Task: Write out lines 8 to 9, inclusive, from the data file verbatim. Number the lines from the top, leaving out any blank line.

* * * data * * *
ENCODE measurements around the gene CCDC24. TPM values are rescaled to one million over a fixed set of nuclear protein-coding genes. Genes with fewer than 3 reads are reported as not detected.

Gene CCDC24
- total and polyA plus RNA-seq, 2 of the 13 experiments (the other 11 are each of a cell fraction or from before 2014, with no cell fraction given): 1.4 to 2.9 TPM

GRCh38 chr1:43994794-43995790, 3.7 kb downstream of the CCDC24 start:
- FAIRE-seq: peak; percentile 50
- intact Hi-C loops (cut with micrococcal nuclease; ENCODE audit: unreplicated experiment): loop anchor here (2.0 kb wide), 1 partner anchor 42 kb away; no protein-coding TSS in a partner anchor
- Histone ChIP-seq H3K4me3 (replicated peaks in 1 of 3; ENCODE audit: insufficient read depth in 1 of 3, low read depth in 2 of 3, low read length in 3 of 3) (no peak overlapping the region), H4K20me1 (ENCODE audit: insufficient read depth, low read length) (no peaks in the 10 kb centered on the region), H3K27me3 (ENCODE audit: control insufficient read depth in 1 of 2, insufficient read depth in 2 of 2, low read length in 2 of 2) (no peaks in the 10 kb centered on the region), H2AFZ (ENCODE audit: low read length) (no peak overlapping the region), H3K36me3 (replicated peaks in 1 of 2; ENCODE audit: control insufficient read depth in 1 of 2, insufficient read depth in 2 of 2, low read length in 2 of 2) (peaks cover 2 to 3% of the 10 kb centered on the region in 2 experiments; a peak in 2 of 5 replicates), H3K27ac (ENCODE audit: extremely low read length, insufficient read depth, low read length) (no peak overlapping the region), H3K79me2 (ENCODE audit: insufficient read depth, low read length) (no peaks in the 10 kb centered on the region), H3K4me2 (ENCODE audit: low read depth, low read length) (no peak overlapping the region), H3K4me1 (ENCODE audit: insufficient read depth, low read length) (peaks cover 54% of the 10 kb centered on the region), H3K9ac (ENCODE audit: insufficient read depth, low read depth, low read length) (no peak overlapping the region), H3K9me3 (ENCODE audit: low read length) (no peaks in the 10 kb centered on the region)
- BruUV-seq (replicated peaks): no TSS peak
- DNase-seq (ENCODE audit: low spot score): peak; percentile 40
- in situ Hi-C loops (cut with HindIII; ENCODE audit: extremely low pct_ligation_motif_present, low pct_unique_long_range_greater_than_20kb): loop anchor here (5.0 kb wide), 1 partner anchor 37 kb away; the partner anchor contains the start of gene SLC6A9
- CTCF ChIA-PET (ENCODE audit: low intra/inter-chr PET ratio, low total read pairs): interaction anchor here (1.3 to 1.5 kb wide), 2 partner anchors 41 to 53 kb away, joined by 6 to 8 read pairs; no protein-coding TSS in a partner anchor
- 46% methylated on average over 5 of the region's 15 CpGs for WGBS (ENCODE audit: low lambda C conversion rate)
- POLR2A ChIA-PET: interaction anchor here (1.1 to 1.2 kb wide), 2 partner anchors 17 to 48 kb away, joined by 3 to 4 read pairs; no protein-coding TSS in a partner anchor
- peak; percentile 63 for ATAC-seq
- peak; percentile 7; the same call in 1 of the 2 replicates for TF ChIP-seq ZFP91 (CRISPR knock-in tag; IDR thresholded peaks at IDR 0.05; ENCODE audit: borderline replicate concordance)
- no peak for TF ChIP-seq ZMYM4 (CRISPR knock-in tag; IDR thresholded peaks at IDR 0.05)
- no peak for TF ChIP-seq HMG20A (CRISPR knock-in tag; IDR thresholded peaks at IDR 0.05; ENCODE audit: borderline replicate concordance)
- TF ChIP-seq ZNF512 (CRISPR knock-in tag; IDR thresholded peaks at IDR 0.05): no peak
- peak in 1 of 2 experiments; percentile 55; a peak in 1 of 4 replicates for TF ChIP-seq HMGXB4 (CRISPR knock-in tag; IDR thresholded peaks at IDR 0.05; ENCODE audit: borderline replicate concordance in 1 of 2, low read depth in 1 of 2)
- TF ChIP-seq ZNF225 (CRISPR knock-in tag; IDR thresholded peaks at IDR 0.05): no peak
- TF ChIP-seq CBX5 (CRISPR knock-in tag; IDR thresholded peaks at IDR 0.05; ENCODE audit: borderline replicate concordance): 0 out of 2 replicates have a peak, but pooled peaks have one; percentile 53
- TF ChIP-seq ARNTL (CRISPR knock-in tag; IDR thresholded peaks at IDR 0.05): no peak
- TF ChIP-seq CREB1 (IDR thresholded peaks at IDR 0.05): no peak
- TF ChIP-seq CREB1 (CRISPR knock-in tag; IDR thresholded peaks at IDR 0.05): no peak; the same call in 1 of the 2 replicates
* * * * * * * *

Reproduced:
- BruUV-seq (replicated peaks): no TSS peak
- DNase-seq (ENCODE audit: low spot score): peak; percentile 40